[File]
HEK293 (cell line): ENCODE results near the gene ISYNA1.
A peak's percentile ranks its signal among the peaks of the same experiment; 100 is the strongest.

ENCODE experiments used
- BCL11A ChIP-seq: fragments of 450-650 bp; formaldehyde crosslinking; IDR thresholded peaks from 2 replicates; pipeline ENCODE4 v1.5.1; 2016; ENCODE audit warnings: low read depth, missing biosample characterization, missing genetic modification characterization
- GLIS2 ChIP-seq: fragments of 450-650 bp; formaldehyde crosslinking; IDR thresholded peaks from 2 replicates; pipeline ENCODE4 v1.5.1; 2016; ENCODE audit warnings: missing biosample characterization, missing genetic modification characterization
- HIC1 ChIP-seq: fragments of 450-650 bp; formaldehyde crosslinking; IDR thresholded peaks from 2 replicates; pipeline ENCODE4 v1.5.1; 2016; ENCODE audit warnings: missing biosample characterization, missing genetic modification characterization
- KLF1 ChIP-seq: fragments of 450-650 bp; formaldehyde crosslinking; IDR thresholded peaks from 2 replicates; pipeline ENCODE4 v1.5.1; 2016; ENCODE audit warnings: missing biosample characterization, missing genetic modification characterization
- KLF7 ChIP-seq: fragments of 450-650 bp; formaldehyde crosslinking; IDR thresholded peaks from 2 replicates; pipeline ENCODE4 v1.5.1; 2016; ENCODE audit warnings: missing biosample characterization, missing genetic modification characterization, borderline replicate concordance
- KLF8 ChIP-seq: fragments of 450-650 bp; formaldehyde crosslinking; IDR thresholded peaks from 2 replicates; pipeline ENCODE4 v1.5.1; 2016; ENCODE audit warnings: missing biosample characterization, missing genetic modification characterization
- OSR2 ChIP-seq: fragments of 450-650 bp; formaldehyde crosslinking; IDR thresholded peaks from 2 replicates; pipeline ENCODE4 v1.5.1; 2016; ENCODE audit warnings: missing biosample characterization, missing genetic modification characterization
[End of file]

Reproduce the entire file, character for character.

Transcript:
HEK293 (cell line): ENCODE results near the gene ISYNA1.
A peak's percentile ranks its signal among the peaks of the same experiment; 100 is the strongest.

ENCODE experiments used
- BCL11A ChIP-seq: fragments of 450-650 bp; formaldehyde crosslinking; IDR thresholded peaks from 2 replicates; pipeline ENCODE4 v1.5.1; 2016; ENCODE audit warnings: low read depth, missing biosample characterization, missing genetic modification characterization
- GLIS2 ChIP-seq: fragments of 450-650 bp; formaldehyde crosslinking; IDR thresholded peaks from 2 replicates; pipeline ENCODE4 v1.5.1; 2016; ENCODE audit warnings: missing biosample characterization, missing genetic modification characterization
- HIC1 ChIP-seq: fragments of 450-650 bp; formaldehyde crosslinking; IDR thresholded peaks from 2 replicates; pipeline ENCODE4 v1.5.1; 2016; ENCODE audit warnings: missing biosample characterization, missing genetic modification characterization
- KLF1 ChIP-seq: fragments of 450-650 bp; formaldehyde crosslinking; IDR thresholded peaks from 2 replicates; pipeline ENCODE4 v1.5.1; 2016; ENCODE audit warnings: missing biosample characterization, missing genetic modification characterization
- KLF7 ChIP-seq: fragments of 450-650 bp; formaldehyde crosslinking; IDR thresholded peaks from 2 replicates; pipeline ENCODE4 v1.5.1; 2016; ENCODE audit warnings: missing biosample characterization, missing genetic modification characterization, borderline replicate concordance
- KLF8 ChIP-seq: fragments of 450-650 bp; formaldehyde crosslinking; IDR thresholded peaks from 2 replicates; pipeline ENCODE4 v1.5.1; 2016; ENCODE audit warnings: missing biosample characterization, missing genetic modification characterization
- OSR2 ChIP-seq: fragments of 450-650 bp; formaldehyde crosslinking; IDR thresholded peaks from 2 replicates; pipeline ENCODE4 v1.5.1; 2016; ENCODE audit warnings: missing biosample characterization, missing genetic modification characterization